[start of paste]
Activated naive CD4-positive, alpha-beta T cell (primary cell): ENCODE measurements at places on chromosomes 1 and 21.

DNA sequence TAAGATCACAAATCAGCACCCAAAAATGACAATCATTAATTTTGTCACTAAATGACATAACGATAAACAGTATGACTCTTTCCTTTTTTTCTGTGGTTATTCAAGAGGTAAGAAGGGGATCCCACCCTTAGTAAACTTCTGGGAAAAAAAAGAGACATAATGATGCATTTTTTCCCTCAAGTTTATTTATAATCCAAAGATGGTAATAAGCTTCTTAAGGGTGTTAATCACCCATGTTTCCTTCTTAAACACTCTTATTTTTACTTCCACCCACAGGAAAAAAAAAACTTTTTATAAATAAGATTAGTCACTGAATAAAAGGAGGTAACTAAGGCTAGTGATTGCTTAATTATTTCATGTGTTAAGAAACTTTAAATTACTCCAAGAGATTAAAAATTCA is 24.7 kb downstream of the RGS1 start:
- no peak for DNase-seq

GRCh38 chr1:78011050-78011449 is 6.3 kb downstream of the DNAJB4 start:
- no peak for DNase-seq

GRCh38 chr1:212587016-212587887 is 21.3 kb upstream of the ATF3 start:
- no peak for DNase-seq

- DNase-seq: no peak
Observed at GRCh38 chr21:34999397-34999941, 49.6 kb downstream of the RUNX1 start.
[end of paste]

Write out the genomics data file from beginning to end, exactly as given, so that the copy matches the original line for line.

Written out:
Activated naive CD4-positive, alpha-beta T cell (primary cell): ENCODE measurements at places on chromosomes 1 and 21.

DNA sequence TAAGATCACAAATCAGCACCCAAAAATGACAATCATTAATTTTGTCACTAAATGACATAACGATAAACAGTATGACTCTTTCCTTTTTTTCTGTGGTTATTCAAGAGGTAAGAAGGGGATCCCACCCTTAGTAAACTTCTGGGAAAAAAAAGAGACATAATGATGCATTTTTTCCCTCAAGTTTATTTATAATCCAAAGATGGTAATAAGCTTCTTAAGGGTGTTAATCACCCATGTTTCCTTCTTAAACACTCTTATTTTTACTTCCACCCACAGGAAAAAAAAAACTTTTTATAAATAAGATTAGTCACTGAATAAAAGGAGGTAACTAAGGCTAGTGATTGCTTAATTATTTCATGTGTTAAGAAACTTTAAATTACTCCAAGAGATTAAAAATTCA is 24.7 kb downstream of the RGS1 start:
- no peak for DNase-seq

GRCh38 chr1:78011050-78011449 is 6.3 kb downstream of the DNAJB4 start:
- no peak for DNase-seq

GRCh38 chr1:212587016-212587887 is 21.3 kb upstream of the ATF3 start:
- no peak for DNase-seq

- DNase-seq: no peak
Observed at GRCh38 chr21:34999397-34999941, 49.6 kb downstream of the RUNX1 start.